We have reported in this space about how the SEC has indicated that most ICOs probably qualify as securities under U.S. law. see 1-3 and 1-23.  One of the SEC’s first enforcement actions in this regard was against  Maksim Zaslavskiy for his two initial coin offerings allegedly marketed through his companies REcoin and Diamond Reserve Club.   That was followed by a criminal suit.

Yesterday, Zaslavskiy sought to dismiss the criminal case, arguing that the cryptocurrencies are not securities.  According to his brief, the Howey test is not met because there is no “investment” of money; rather the RECoin and DRC are commodity backed crypto currencies, whose value is supported by purchases of real estate or diamonds, the way the U.S. dollar was once backed by gold. Another Howey factor is not met, the brief argued, because, whereas investors buying stock are signing up to be “passively tied to fortunes of a company,” investors in REcoin and Diamond create value themselves through the ecosystem they form when they buy and use the cryptocurrencies. The SEC said it plans to weigh in on the case.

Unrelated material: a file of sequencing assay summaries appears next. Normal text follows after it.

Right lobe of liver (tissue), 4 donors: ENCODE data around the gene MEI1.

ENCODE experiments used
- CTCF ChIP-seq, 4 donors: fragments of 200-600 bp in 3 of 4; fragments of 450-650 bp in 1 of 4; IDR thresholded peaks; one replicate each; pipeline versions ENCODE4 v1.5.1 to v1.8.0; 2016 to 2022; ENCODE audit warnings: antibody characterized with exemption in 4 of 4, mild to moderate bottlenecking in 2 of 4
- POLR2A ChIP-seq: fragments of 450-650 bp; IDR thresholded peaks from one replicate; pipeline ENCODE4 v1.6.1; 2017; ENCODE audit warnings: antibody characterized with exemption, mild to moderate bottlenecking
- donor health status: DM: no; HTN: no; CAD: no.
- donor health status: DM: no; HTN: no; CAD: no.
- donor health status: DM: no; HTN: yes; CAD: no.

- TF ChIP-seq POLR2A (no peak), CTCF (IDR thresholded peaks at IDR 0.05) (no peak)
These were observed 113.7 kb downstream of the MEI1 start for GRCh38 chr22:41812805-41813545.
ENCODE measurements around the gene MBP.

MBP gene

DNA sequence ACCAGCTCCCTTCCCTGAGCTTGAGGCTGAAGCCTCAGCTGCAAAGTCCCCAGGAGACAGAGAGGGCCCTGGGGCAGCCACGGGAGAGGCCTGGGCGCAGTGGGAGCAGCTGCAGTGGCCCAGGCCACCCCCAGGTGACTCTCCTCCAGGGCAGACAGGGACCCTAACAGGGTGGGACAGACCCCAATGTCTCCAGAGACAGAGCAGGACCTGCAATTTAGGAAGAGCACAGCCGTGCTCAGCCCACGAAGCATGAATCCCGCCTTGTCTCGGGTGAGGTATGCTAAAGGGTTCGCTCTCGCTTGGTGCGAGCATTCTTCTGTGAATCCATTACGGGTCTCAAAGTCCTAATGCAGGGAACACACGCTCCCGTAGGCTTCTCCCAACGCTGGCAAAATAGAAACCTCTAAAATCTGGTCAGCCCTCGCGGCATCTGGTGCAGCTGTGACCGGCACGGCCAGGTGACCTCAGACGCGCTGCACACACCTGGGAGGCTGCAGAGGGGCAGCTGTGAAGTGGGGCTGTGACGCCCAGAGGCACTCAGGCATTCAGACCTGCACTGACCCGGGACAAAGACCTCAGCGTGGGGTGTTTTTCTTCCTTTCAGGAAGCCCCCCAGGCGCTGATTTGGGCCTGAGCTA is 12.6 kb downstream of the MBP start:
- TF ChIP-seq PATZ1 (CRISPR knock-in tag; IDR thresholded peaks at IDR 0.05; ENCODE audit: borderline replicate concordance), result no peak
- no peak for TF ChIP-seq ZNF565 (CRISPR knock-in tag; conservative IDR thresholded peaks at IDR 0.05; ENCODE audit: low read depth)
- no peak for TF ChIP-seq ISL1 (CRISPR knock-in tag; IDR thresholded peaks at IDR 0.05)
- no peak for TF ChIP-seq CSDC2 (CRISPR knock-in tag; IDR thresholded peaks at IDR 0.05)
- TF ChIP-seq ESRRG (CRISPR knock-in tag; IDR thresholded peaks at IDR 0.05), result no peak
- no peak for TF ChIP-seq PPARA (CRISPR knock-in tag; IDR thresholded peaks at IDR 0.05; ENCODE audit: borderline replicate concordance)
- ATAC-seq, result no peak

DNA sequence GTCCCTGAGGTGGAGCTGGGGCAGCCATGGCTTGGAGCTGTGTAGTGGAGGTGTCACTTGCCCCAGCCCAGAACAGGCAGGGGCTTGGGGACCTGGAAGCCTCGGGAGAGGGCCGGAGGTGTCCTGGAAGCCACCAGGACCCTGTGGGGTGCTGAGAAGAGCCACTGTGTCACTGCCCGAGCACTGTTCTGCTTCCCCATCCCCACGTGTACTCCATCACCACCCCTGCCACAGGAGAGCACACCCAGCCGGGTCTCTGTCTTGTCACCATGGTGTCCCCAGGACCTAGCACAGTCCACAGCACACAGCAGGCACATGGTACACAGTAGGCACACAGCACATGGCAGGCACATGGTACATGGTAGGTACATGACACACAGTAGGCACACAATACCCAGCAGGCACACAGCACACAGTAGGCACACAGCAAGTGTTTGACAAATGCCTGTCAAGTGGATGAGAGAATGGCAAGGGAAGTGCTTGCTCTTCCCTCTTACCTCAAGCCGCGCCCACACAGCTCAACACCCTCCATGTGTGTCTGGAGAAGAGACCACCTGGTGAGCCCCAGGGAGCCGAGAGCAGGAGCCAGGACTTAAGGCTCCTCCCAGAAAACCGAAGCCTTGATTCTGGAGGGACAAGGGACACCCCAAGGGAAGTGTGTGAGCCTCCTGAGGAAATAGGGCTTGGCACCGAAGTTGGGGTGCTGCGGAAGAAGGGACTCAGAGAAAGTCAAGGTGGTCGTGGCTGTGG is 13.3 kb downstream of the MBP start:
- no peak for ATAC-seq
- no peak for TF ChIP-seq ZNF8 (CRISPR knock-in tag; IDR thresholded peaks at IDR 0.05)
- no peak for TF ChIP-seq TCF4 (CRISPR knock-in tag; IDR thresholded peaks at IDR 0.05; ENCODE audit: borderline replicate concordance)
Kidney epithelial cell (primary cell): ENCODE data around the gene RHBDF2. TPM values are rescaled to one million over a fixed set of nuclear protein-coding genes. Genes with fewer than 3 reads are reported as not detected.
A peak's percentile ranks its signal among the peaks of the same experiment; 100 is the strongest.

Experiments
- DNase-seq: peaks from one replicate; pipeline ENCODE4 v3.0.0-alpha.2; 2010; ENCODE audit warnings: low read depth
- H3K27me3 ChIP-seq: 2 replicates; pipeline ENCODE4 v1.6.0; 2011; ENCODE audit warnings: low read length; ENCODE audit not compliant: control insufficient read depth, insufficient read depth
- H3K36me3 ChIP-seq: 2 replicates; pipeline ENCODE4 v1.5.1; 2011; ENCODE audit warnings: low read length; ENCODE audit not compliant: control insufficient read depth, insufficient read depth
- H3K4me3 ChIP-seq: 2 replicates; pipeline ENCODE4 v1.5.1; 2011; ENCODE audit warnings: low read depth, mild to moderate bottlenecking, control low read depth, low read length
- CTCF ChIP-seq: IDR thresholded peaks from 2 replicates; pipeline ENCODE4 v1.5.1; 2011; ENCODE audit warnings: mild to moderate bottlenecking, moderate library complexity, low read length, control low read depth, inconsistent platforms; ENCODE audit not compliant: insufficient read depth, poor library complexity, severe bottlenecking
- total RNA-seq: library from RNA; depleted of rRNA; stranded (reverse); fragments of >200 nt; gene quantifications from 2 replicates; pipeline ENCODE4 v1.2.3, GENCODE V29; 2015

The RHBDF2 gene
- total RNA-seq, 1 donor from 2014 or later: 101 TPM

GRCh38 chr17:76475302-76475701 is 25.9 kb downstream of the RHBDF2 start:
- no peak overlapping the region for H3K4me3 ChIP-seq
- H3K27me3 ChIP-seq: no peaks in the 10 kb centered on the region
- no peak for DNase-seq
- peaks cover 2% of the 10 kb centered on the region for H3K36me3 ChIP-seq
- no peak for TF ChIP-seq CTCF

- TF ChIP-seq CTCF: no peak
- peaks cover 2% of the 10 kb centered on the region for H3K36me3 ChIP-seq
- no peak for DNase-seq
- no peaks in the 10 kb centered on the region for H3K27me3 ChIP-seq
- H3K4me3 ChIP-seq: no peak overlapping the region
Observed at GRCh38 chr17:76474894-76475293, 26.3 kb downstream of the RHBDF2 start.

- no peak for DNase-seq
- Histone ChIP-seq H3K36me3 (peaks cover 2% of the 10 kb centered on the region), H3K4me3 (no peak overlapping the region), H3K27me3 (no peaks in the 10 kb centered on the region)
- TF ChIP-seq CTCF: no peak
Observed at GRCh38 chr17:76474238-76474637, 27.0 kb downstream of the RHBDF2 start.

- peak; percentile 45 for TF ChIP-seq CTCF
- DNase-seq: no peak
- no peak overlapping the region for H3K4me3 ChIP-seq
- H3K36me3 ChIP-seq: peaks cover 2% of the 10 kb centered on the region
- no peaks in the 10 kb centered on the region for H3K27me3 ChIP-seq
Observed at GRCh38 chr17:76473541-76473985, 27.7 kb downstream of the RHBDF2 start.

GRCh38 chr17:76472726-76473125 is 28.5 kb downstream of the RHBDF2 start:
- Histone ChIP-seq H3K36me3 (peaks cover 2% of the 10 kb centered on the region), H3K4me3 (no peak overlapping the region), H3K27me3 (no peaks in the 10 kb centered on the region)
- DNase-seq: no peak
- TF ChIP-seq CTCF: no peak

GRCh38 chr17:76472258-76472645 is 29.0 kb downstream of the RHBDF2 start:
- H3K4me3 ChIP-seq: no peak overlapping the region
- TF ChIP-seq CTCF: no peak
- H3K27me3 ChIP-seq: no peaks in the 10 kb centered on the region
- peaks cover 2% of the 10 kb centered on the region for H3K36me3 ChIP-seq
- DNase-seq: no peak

David Zaslowsky has a degree in computer science and, before going to Yale Law School, was a computer programmer. He is currently the Chairman of the Litigation Department of the firm’s New York office. His practice focuses on international litigation and arbitration. He has been involved in cases in trial and appellate courts across the United States and before arbitral institutions around the world. Many of David’s cases, including some patent cases, have related to technology. Since 2008, David has been included in Chambers for his expertise in international arbitration.